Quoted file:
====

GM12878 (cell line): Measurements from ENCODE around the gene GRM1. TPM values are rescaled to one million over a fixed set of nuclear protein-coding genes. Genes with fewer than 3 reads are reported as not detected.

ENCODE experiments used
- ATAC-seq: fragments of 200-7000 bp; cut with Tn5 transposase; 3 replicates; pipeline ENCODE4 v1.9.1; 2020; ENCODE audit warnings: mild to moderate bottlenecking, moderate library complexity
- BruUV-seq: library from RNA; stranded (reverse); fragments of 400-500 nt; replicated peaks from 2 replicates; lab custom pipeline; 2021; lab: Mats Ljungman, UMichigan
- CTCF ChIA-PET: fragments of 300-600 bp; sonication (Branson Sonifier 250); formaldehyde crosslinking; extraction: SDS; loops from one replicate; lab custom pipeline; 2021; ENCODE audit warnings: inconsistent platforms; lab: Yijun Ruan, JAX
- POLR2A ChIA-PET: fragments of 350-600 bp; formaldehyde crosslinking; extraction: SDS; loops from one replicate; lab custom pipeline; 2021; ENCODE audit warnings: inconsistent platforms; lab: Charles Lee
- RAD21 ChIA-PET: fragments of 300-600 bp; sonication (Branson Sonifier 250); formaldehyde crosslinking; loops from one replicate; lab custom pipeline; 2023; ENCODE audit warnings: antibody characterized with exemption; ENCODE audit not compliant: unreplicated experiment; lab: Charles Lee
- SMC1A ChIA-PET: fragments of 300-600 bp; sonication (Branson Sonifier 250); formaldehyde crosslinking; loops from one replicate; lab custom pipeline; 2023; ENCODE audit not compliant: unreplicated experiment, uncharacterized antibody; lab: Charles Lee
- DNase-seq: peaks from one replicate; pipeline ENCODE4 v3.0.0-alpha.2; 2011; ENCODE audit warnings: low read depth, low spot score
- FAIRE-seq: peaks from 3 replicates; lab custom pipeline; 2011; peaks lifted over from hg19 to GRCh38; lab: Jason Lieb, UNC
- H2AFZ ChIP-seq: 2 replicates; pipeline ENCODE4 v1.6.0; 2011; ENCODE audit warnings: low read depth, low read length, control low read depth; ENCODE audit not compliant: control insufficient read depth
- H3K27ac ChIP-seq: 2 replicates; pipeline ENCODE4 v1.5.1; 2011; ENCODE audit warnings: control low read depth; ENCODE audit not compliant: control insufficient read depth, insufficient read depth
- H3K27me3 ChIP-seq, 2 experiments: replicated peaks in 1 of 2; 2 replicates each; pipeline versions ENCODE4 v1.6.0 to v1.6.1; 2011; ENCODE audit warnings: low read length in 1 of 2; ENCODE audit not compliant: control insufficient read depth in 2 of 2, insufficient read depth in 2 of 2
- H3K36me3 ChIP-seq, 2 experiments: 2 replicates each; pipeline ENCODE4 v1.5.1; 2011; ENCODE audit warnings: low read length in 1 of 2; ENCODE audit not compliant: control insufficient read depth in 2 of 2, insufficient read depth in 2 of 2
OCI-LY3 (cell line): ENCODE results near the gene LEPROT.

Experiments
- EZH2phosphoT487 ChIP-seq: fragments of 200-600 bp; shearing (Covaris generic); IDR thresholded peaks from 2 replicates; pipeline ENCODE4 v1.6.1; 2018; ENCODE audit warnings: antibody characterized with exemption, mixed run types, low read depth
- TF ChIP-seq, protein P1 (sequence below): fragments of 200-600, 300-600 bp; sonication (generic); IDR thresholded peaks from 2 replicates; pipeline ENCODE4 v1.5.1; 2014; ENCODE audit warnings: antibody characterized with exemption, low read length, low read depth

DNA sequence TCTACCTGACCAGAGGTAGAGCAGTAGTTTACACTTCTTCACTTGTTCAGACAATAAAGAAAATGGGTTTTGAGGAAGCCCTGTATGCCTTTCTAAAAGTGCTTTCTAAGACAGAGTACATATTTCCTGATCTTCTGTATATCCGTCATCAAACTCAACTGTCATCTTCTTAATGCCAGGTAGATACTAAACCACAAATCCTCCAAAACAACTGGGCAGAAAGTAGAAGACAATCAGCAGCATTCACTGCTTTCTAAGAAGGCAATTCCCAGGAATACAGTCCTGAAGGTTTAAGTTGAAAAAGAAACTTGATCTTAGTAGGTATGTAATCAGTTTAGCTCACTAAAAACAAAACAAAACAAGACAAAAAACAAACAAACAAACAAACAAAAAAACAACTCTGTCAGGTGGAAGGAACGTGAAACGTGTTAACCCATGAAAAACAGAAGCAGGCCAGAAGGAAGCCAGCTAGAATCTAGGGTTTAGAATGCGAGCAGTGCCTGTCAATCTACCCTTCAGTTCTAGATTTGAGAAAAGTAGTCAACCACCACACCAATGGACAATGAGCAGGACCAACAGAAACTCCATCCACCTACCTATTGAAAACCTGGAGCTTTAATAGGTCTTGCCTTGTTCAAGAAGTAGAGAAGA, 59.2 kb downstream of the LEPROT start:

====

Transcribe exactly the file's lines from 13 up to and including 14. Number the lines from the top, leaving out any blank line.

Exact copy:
- H3K27me3 ChIP-seq, 2 experiments: replicated peaks in 1 of 2; 2 replicates each; pipeline versions ENCODE4 v1.6.0 to v1.6.1; 2011; ENCODE audit warnings: low read length in 1 of 2; ENCODE audit not compliant: control insufficient read depth in 2 of 2, insufficient read depth in 2 of 2
- H3K36me3 ChIP-seq, 2 experiments: 2 replicates each; pipeline ENCODE4 v1.5.1; 2011; ENCODE audit warnings: low read length in 1 of 2; ENCODE audit not compliant: control insufficient read depth in 2 of 2, insufficient read depth in 2 of 2